Oh, you molecular gastronomists. There you go again, up-ending everything we think is right and proper in the kitchen. Here's the latest strange yet wholly practical concept imported to home kitchens from the labs of Nathan Myhrvold, gentleman scientist and chef: A method for cooking the absolute perfect steak, demonstrated here by Brandon Matzek of Kitchen Konfidence.
What do we usually do with steak? Cook it fast, hot, and high, right? Wouldn't want it to turn into a grey and rubbery piece of meat. Well, here's another way to think about steak, one that gives you a beautifully tender piece of meat (and more margin for error): Freeze it solid, then sear it to give it a crust, and then bake at a very, very low oven temperature for up to an hour.
Myhrvold, author and developer of the multi-volume "Modernist Cuisine: The Art and Science of Cooking," demonstrated this technique in a recent dinner session with Melissa Clark at The New York Times. It goes against everything we've ever learned about steak, but you don't need to be a scientist to experiment with it. It sounds like it just works well.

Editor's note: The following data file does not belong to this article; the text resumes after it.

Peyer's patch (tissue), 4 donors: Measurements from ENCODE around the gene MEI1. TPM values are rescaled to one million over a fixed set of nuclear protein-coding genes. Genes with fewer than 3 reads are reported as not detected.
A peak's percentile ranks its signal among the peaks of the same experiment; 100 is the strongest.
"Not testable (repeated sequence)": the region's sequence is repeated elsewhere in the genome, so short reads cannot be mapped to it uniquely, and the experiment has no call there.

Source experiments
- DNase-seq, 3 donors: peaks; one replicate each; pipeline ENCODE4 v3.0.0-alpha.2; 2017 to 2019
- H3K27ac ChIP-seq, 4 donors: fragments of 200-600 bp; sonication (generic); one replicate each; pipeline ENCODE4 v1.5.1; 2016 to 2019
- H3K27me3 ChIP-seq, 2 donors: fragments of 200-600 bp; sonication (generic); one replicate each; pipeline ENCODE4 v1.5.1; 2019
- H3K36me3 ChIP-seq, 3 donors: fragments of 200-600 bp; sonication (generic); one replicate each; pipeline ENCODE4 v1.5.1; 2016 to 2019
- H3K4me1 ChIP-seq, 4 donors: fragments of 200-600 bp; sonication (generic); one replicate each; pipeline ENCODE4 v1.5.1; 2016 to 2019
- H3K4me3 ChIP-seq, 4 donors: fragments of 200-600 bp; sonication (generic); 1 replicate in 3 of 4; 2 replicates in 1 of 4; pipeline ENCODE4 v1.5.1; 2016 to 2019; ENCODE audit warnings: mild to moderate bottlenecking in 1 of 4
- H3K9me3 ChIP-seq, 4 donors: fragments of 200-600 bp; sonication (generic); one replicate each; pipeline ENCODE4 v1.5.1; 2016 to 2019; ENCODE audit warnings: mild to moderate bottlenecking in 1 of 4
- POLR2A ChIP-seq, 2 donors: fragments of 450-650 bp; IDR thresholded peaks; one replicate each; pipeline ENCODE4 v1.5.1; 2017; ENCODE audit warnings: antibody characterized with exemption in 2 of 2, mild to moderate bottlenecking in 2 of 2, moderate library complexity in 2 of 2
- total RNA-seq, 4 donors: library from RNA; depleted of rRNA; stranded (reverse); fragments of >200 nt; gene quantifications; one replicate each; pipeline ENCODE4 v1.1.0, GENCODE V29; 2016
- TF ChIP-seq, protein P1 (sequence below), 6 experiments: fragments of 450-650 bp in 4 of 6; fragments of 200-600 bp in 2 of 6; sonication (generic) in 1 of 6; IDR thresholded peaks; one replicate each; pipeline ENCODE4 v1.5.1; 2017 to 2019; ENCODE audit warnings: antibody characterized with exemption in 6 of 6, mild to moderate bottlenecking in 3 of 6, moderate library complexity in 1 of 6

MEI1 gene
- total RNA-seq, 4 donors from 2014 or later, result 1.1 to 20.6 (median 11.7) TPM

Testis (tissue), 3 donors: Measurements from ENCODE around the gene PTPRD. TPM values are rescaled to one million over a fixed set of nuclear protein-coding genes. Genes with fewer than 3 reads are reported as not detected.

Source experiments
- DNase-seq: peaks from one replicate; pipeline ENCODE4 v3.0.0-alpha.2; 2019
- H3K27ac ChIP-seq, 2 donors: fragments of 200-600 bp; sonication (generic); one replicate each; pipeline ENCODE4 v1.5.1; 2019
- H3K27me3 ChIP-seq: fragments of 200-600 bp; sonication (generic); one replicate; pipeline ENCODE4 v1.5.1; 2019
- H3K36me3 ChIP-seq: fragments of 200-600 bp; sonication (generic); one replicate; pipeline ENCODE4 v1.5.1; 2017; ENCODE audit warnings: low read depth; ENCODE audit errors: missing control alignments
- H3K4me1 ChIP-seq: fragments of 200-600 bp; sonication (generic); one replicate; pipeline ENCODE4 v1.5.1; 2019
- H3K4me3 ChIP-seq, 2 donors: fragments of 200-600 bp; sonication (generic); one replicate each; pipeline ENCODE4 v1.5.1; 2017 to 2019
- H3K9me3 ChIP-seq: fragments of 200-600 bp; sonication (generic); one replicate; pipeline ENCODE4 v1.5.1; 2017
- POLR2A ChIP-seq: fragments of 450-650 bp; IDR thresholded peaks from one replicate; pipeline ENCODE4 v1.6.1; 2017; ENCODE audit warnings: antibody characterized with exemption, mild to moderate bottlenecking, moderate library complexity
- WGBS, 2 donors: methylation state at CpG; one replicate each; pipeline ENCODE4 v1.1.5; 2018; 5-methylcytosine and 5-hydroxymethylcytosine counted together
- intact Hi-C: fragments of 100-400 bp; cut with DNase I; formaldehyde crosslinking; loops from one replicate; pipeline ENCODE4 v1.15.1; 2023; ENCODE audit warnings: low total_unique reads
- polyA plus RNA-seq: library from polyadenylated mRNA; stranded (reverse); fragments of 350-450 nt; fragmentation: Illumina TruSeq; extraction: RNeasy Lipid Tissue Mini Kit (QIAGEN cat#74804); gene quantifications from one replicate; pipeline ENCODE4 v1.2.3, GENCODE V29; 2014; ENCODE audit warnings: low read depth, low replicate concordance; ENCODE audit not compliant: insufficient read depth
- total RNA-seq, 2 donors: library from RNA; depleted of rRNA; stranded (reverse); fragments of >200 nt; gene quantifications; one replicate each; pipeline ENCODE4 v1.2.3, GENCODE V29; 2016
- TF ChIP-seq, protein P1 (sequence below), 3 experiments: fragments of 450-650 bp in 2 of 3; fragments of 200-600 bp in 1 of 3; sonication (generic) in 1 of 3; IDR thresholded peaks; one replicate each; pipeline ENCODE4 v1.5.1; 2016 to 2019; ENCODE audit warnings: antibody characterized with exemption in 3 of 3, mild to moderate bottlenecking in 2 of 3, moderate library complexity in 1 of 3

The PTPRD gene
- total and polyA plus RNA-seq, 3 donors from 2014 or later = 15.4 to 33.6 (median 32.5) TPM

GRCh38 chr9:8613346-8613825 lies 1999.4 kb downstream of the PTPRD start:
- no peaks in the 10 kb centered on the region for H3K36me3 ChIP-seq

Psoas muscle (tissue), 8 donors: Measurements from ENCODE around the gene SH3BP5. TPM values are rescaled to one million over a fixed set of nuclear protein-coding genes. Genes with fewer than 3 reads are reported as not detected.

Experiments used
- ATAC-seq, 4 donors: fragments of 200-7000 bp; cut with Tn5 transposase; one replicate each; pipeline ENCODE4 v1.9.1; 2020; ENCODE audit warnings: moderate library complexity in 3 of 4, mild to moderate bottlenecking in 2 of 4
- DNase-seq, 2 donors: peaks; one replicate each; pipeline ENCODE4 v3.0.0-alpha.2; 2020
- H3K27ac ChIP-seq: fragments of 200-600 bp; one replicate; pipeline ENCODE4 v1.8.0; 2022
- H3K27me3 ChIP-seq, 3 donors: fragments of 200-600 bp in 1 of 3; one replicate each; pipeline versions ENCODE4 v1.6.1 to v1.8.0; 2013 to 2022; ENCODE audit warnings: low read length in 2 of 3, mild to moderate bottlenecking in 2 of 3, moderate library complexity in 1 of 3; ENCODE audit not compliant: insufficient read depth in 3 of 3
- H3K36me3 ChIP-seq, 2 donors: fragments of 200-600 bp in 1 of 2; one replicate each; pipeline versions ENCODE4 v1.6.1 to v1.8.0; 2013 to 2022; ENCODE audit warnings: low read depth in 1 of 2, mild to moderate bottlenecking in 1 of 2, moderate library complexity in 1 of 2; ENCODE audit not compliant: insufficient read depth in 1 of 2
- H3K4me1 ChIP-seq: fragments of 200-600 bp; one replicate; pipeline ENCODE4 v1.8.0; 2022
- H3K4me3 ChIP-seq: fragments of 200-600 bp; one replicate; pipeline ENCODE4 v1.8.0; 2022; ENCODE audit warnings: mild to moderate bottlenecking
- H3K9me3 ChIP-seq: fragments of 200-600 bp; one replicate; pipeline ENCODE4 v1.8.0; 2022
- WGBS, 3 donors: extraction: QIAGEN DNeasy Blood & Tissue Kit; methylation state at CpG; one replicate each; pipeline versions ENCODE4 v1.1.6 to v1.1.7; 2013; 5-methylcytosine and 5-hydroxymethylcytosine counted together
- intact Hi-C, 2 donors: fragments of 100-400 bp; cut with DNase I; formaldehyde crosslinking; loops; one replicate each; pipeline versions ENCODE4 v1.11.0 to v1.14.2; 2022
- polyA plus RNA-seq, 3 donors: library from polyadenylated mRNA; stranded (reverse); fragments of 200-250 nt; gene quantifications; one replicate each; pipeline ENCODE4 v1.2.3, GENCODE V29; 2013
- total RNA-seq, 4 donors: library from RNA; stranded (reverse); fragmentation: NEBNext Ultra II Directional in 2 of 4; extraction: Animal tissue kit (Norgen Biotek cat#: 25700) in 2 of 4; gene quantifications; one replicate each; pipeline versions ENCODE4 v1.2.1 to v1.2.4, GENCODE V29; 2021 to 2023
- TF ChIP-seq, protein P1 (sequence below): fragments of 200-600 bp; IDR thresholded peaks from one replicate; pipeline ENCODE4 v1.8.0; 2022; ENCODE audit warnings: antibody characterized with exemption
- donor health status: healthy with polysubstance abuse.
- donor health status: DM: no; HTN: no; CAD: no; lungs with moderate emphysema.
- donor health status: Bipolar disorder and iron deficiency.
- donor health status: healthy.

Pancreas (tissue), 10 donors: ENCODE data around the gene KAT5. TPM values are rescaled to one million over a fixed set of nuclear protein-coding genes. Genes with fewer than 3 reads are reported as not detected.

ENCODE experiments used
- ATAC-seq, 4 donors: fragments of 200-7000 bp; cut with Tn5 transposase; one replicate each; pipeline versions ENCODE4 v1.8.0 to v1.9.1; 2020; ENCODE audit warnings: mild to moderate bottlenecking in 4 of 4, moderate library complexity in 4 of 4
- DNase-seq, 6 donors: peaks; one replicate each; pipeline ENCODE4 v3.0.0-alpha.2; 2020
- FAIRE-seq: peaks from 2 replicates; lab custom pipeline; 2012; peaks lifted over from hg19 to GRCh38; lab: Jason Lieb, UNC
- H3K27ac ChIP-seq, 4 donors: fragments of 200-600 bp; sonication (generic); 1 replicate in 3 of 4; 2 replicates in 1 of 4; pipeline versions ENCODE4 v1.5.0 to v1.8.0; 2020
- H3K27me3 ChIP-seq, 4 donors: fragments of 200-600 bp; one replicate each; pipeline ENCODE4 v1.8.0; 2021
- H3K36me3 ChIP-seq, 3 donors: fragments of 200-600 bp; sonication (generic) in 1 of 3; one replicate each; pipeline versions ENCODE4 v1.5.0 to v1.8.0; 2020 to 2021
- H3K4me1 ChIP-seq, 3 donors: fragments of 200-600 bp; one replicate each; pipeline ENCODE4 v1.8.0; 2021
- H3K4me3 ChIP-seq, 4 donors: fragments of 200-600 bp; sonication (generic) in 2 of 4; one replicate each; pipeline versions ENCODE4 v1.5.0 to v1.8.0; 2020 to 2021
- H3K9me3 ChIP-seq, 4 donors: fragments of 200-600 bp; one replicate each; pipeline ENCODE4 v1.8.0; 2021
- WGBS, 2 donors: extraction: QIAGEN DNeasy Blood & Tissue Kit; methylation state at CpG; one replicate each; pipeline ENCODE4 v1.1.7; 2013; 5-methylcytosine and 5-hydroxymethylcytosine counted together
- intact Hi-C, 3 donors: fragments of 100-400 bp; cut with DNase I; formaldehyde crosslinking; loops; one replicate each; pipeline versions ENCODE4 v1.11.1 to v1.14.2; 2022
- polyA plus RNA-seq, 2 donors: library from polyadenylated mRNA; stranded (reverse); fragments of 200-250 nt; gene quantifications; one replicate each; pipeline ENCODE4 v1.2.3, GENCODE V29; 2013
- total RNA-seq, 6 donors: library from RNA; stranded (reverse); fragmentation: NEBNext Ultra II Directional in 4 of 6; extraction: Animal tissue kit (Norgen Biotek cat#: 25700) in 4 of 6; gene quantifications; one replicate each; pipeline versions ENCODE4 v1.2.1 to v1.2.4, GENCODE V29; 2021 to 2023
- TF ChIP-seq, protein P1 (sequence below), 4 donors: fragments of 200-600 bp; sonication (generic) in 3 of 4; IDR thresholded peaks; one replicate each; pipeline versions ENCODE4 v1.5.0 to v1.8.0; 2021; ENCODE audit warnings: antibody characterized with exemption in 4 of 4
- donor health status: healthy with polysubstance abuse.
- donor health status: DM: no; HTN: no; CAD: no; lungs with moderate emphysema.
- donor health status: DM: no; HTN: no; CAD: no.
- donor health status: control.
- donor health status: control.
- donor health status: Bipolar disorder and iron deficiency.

Brandon gave the method a try and describes the results like this: "The contrast of the salty, golden crust and the smooth, buttery center is just pure heaven." Um, yes. Let's do that.
• Read more about this technique: Frozen Seared Steak at Kitchen Konfidence
Have you ever tried this, or another technique inspired by those zany molecular gastronomists?
More advice & tutorials on steak:
• How To Cook a Steak in the Oven
• Recipe: Steak With Drunken Mushrooms & Roasted Blue Cheese Potatoes
• Cast Iron Skillet Recipe: Mediterranean Tri-Tip Steak
• 8 Tips for Grilling Perfect Steak
• Steak & Crème Brûlée: A Rich Yet Easy Valentine's Menu
(Image: Brandon Matzek of Kitchen Konfidence)